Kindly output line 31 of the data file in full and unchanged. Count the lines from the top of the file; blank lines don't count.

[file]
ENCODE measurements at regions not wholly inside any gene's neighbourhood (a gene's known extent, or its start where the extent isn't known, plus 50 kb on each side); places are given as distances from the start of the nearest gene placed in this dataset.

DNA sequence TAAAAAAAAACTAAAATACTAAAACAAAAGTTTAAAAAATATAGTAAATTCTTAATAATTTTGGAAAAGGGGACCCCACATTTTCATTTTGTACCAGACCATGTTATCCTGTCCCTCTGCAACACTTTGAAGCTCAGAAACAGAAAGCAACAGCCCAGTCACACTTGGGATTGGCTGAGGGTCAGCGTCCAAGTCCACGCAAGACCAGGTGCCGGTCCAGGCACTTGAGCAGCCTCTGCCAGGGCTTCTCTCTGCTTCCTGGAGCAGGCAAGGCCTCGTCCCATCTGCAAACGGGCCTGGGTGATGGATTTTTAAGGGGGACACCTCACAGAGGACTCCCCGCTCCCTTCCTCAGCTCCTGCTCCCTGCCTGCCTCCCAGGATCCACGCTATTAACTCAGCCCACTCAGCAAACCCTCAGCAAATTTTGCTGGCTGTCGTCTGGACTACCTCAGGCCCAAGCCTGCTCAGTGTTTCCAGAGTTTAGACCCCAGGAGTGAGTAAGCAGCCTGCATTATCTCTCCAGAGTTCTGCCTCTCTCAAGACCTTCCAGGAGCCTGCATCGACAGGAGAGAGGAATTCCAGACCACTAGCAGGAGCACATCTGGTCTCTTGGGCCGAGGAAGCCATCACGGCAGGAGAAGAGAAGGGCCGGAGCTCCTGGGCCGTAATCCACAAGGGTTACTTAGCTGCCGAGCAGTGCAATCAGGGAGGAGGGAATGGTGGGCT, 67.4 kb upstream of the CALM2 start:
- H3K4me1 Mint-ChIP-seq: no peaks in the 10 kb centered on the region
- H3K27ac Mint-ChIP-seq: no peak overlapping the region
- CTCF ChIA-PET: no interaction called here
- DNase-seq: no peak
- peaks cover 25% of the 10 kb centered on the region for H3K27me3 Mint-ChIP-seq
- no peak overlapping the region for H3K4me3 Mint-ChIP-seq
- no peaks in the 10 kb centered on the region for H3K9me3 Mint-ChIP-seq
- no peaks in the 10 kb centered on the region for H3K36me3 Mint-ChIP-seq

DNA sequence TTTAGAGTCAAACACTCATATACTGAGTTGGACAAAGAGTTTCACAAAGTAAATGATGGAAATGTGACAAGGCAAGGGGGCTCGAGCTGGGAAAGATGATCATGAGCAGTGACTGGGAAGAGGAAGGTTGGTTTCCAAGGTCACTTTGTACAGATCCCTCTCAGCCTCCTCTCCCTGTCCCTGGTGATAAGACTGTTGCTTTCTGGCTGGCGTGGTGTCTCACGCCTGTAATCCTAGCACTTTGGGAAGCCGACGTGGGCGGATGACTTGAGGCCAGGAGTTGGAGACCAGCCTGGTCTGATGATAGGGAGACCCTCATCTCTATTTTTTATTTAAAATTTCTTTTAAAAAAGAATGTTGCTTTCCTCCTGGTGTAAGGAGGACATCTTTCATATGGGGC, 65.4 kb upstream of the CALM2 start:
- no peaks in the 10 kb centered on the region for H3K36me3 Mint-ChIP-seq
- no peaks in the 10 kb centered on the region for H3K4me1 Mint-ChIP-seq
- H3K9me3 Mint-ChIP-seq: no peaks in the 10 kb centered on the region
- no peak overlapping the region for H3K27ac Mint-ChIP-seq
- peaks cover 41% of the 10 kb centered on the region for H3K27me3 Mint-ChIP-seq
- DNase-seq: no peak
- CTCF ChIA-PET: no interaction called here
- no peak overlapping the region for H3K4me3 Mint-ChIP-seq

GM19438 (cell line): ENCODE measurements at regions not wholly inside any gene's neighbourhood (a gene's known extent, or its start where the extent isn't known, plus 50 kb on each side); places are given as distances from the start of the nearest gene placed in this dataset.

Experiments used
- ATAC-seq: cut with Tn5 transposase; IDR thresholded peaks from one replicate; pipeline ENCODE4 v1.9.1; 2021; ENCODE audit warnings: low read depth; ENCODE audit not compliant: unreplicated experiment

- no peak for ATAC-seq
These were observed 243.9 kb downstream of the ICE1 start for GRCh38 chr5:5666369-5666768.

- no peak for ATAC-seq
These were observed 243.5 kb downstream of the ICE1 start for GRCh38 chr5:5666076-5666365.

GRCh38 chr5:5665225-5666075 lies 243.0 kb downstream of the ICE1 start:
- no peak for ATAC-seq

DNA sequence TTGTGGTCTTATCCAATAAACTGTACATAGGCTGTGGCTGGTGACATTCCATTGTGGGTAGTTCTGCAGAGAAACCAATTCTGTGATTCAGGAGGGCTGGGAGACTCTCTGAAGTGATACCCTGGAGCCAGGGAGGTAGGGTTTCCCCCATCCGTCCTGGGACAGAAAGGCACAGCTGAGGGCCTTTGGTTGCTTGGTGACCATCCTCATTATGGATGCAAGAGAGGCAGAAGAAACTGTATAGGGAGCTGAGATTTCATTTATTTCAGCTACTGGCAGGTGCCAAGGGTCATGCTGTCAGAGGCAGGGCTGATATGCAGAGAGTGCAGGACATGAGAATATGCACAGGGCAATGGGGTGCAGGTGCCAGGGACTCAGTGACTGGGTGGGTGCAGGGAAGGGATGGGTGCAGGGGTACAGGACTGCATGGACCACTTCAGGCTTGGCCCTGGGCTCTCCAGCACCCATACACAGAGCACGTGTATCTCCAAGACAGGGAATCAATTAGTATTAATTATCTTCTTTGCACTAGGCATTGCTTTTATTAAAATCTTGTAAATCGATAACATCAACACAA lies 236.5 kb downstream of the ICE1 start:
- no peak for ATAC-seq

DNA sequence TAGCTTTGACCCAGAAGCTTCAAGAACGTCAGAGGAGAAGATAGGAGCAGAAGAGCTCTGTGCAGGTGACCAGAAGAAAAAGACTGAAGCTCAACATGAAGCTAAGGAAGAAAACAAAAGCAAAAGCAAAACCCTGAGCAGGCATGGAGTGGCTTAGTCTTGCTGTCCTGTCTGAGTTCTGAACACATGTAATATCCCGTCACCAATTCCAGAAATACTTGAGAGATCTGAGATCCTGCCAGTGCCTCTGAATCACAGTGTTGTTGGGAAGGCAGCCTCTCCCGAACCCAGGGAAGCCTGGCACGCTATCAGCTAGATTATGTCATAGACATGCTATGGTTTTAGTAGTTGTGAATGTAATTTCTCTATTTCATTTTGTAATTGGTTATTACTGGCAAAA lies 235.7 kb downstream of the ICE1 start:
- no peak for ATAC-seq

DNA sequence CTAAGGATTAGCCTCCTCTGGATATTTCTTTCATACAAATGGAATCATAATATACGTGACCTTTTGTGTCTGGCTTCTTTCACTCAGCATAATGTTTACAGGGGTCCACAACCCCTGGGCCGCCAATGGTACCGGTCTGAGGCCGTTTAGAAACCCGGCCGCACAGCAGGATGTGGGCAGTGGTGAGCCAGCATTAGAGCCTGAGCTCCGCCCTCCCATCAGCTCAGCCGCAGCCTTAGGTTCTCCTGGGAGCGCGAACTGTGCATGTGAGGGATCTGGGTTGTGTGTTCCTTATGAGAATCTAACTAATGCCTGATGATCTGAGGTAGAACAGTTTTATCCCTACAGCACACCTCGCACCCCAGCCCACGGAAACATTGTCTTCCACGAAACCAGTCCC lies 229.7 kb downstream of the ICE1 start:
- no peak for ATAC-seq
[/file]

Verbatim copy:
DNA sequence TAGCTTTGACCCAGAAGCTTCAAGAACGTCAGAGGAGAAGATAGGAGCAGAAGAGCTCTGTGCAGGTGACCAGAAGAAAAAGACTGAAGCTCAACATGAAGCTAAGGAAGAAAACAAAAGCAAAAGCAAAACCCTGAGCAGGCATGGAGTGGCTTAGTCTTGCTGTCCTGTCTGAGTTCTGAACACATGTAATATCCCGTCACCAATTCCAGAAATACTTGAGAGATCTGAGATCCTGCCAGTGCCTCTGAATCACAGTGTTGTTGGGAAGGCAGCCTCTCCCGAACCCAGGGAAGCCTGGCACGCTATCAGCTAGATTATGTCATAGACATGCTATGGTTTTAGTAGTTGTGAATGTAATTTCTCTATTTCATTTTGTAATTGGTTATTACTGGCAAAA lies 235.7 kb downstream of the ICE1 start: